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January 25, 2010

NBA player Javaris Crittenton quickly charged and sentenced for role in Wizards "gun fun"

This press release provides the details concerning the swift (and sound?) form of justice administered to the other player involved in gun play with Gilbert Arenas last month in the locker room of the NBA's Washington Wizards.  Here are the basics:

Javaris Crittenton, a 22-year-old member of the NBA's Washington Wizards, has pleaded guilty to a misdemeanor charge of possession of an unregistered firearm, U.S. Attorney Channing D. Phillips and Metropolitan Police Department Chief Cathy L. Lanier announced today.  The guilty plea follows an investigation in which it was determined that Javaris Crittenton had brought a firearm to the Verizon Center in December 2009.  This incident followed an argument Crittenton and teammate Gilbert Arenas had on a plane two days earlier.

Crittenton entered his plea this afternoon before Senior Judge Bruce Beaudin in the Superior Court for the District of Columbia.  Following the guilty plea, Senior Judge Beaudin sentenced Crittenton to one year of unsupervised probation, and required Crittenton to perform community service through the NBA's Haiti project, and to further perform community service with a children's organization in Washington, DC.

"Possessing a firearm unlawfully in the District of Columbia can lead to nothing but trouble and can have serious consequences" said U.S. Attorney Phillips.  "We commend Mr. Crittenton for accepting responsibility and hope he fully appreciates the gravity of his actions."

According to the factual proffer presented at the plea hearing, on Dec. 19, 2009, into the early morning hours of Dec. 20, 2009, Crittenton and Arenas became involved in a verbal exchange following a card game. In a heated exchange, Arenas stated he was too old to fistfight and threatened to shoot Crittenton in the face.  Crittenton responded that he would shoot Arenas in his surgically-repaired knee.  On the shuttle bus from the airplane to the terminal, Arenas further stated that he was going to burn or blow up Crittenton's car when they came to practice the following Monday.  According to Crittenton, he believed that Arenas intended to harm him.

On Dec. 21, 2009, at approximately 9:00 a.m., Crittenton arrived at the Verizon Center, 601 F Street N.W., Washington, D.C., to receive medical treatment and attend Wizards' practice. According to Crittenton, before he left his home in Virginia for practice that day, Crittenton had placed a lawfully owned, unloaded handgun into his backpack because he believed that Arenas would carry out his threat to shoot him that day....

There is no evidence that Crittenton's firearm was loaded when he pulled it out of his backpack or that Crittenton ever loaded the firearm with ammunition.  There also is no evidence that Crittenton ever chambered a round, pulled back the hammer, raised or pointed the firearm, or otherwise brandished the firearm in a threatening manner at any time during this incident.  After deciding that Arenas did not intend to shoot Crittenton at that time, Crittenton placed his firearm back in his backpack and went from the locker room to the trainer's room.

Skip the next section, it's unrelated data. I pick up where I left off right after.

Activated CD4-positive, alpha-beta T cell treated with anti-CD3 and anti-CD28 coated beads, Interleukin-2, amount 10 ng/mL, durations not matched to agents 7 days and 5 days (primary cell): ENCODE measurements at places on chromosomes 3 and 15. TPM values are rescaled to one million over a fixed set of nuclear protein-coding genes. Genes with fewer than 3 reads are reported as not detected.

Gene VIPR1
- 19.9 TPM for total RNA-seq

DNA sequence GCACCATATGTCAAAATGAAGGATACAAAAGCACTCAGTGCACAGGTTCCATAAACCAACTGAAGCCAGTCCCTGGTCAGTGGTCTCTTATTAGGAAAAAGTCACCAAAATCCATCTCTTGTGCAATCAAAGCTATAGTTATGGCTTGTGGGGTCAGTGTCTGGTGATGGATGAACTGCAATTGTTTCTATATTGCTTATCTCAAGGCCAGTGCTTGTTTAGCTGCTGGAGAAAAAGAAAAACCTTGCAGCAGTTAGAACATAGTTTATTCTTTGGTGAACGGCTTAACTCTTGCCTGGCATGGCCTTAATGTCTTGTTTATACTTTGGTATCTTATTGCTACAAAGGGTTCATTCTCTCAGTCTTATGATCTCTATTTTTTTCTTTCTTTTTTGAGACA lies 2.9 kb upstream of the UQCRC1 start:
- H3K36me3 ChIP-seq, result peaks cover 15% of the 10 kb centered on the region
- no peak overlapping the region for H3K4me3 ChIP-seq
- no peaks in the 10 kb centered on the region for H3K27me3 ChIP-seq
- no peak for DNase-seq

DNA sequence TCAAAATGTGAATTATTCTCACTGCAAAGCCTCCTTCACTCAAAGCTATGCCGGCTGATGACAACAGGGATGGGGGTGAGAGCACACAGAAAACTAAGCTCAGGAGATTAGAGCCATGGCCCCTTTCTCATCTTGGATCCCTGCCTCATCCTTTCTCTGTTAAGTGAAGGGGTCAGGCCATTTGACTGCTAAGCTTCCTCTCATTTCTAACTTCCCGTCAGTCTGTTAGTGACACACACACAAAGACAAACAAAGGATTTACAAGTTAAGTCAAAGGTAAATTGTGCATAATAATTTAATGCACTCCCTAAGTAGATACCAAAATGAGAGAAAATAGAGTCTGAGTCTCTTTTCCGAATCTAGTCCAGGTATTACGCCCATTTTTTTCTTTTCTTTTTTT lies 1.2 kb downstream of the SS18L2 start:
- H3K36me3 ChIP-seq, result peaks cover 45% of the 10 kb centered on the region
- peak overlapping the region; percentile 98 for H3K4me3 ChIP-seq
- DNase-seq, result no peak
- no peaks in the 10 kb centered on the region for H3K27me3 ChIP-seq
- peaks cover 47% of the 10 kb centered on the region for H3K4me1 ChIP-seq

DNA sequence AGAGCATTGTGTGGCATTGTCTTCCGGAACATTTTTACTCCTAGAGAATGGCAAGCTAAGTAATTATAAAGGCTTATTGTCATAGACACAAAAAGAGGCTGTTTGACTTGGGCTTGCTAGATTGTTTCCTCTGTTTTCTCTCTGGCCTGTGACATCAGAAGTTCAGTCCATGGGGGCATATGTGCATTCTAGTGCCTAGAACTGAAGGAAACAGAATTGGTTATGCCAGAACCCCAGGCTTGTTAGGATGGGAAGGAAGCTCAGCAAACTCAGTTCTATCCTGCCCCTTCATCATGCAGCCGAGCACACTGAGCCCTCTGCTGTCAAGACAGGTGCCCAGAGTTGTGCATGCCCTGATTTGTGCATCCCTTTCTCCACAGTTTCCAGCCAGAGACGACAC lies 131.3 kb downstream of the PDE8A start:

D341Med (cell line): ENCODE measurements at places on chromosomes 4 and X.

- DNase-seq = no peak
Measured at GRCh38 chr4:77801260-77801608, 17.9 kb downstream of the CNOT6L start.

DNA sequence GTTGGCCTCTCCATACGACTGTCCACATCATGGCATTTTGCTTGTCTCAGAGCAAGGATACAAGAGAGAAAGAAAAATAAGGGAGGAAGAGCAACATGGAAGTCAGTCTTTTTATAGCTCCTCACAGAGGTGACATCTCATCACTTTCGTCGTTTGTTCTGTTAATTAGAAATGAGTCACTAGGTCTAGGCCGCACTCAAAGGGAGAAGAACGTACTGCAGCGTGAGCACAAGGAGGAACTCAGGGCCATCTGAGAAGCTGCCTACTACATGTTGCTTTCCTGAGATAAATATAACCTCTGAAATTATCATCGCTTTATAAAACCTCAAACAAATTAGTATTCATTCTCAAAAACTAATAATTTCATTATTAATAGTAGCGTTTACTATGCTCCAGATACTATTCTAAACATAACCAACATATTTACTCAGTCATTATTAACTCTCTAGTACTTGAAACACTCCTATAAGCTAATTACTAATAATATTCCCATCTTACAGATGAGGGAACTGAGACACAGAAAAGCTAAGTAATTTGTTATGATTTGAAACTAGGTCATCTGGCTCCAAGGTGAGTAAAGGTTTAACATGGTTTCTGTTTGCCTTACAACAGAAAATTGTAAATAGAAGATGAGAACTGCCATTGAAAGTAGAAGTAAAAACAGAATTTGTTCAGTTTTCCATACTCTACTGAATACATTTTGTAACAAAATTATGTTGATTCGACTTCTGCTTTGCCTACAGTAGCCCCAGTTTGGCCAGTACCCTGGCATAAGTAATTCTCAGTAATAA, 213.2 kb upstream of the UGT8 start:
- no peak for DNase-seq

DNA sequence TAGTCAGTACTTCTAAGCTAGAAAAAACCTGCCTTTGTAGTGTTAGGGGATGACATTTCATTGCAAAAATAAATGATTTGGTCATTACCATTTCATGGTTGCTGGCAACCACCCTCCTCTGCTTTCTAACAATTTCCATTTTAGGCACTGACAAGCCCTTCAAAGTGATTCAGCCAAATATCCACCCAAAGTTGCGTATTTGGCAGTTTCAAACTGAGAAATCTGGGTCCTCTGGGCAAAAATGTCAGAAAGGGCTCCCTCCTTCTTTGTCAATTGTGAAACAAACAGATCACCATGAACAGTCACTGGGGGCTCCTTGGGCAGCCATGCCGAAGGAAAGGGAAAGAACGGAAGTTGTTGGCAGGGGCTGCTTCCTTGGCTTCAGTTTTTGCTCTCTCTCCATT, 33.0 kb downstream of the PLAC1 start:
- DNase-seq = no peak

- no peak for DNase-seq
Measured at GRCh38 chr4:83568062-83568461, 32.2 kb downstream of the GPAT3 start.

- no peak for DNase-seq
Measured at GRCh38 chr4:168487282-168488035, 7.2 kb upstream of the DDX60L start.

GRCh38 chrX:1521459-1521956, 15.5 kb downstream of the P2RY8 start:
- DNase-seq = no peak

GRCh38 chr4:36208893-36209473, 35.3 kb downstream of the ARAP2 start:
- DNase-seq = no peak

Based on these "offense facts" as set forth in this press release, it sounds as though Crittenton could and should be a poster child for asserting a Second Amendment defense to his criminal charges in light of the Supreme Court's recognition of an armed self-defense right in Heller.  Of course, the ruling in Helleris formally limited to the home.  Yet its logic and principles would seem to support a claim that Crittenton's behavior in this incident was constitutionally protected.

In a subsequent post, I will pose the question of whether Crittenton's actions should be constitutionally protected ni light of Heller.  In this post, I just wish to note how this case provides a great example of why many criminal defendants, even those with money to hire the best lawyers, will not often be eager to pursue all their potential constitutional defenses.  Like many criminal defendants, Crittenton obviously wants to put this matter behind him ASAP.  Consequently, rather than invest time and expenses raising a (very plausible?) Second Amendment defense to the charges (or even to enter a conditional plea), Crittenton apparently was eager just to get a deal done and try to move on.

Moving on, it will be interesting to see how this plea deal and the facts set out in this press release might impact Gilbert Arenas's fate at his scheduled March sentencing.  Professor Michael McCann is already commenting thoughtfully on this front in this new SI column, which is headlined "Crittenton's plea agreement on gun charges could affect Arenas' future."

January 25, 2010 at 06:07 PM | Permalink


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gun fun? why do we let our sports heroes get away with behavior that we don't allow from other professions? well, maybe it has something to do with the idea that warriors can't stop being warriors off the playing field. so, i guess it's okay, huh? not.

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I think the best season of basketball was in the 80's 90's when Michael Jordan gave a performance on the field really was great pity that that time step, it would be great to see your majesty again.

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